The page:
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Monday, December 10, 2007

British financial institutions hiring imams

The first ever Shari’ah compliant exchange traded funds (ETFs) have been listed on the London Stock Exchange’s main market. The three funds launched by iShares enhance the range of Shari’ah compliant products available in London, underlining the City’s emerging role as an important centre for Islamic finance.

The three funds are the iShares MSCI World Islamic, the iShares MSCI USA Islamic and the iShares MSCI Emerging Markets Islamic. The funds track indices which screen out companies whose business activities involve earning interest, alcohol, arms manufacturing, tobacco, pork-related products, gaming and certain other forms of entertainment prohibited under Islamic law. The funds’ compliance with Shari’ah requirements will be reviewed annually by a Shari’ah Panel.
Barclays Global Investors BGI said the panel has issued a fatwah (edict) on the three new ETFs, which will track MSCI indexes of Shariah-compliant companies.

These are the iShares MSCI World Islamic, which consists of 793 stocks; the iShares MSCI Emerging Markets Islamic, tracking an index of 306 stocks; and the iShares MSCI USA Islamic, with 276 stocks.

The panel, which comprises Islamic scholars Dr Mohammed Elgari, Sheikh Nizam Yacuby and Dr Abu Ghuddah, will certify that products are Shariah-compliant, provide advice on fund operations and investment methods, and carry out overall supervision of funds' compliance with Shariah principles.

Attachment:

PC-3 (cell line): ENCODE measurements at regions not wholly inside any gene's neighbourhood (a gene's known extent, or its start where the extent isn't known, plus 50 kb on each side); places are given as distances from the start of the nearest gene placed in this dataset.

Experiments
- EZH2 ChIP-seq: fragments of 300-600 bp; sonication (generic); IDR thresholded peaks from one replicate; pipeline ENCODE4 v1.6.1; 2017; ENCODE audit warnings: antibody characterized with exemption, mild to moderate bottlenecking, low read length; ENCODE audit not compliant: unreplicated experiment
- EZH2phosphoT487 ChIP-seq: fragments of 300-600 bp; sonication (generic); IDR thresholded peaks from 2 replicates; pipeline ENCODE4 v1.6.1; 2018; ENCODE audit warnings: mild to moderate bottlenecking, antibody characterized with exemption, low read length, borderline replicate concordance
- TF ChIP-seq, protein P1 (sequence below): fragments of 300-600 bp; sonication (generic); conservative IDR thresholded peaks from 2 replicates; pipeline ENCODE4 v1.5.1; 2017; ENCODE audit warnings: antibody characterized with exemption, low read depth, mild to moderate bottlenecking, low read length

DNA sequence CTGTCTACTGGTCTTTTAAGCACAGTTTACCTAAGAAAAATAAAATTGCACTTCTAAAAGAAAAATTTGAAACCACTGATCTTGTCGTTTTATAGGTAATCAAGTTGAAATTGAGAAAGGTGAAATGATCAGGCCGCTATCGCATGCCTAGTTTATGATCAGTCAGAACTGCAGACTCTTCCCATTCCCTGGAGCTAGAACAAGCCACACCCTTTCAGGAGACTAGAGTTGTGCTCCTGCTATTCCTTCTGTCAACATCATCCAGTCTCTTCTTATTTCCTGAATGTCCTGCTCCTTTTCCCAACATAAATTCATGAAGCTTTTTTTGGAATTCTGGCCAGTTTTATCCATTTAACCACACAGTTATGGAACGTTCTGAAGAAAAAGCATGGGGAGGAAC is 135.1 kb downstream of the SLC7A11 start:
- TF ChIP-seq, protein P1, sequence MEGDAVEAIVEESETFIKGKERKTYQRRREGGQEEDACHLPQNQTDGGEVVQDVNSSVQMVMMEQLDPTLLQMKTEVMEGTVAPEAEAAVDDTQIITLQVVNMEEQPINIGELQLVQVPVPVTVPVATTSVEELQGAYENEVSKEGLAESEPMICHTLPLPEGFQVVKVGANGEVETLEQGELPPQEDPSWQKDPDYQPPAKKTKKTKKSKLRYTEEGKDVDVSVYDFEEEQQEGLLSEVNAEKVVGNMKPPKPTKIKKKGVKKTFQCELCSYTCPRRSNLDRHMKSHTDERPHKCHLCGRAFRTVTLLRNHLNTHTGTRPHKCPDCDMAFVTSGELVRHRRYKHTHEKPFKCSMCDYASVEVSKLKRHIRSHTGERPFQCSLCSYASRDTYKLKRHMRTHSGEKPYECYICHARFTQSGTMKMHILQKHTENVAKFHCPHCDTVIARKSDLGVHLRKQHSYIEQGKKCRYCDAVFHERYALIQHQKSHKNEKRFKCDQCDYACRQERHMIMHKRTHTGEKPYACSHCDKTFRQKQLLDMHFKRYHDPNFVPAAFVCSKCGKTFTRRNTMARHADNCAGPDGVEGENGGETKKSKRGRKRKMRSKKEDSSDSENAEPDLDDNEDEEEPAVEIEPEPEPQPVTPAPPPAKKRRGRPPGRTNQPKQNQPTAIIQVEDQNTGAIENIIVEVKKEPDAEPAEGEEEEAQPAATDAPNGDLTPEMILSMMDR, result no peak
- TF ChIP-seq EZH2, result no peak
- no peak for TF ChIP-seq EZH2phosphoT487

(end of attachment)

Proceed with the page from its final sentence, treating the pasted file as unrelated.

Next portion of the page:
The ethics involved in directly employing people to certify that you are fulfilling a religious duty should be pretty clear.

But beyond that, it is not far-fatched that one day, as Sharia compliant funds grow into a more significant percentage of the global financial business, that these scholars could threaten to withhold their approval unless Barclay's as a whole changes its general investment style to be more submissive to Islamic law. Given a choice of losing billions of pounds or slowly reducing investments in, say, alcohol and pork could become a no-brainer.

This is not the same as a "green" fund or other ethical investment options. This is a purely religious endeavor. It is increasingly dangerous for major financial institutions to depend on Islamic religious clerics for any portion of their business.

And the problem is only going to get bigger. Check out this flyer from a recent Sharia financial conference in Dubai, especially the "Master class" in Sukuk - effectively a day-long seminar on Islamic financial law meant for Europeans.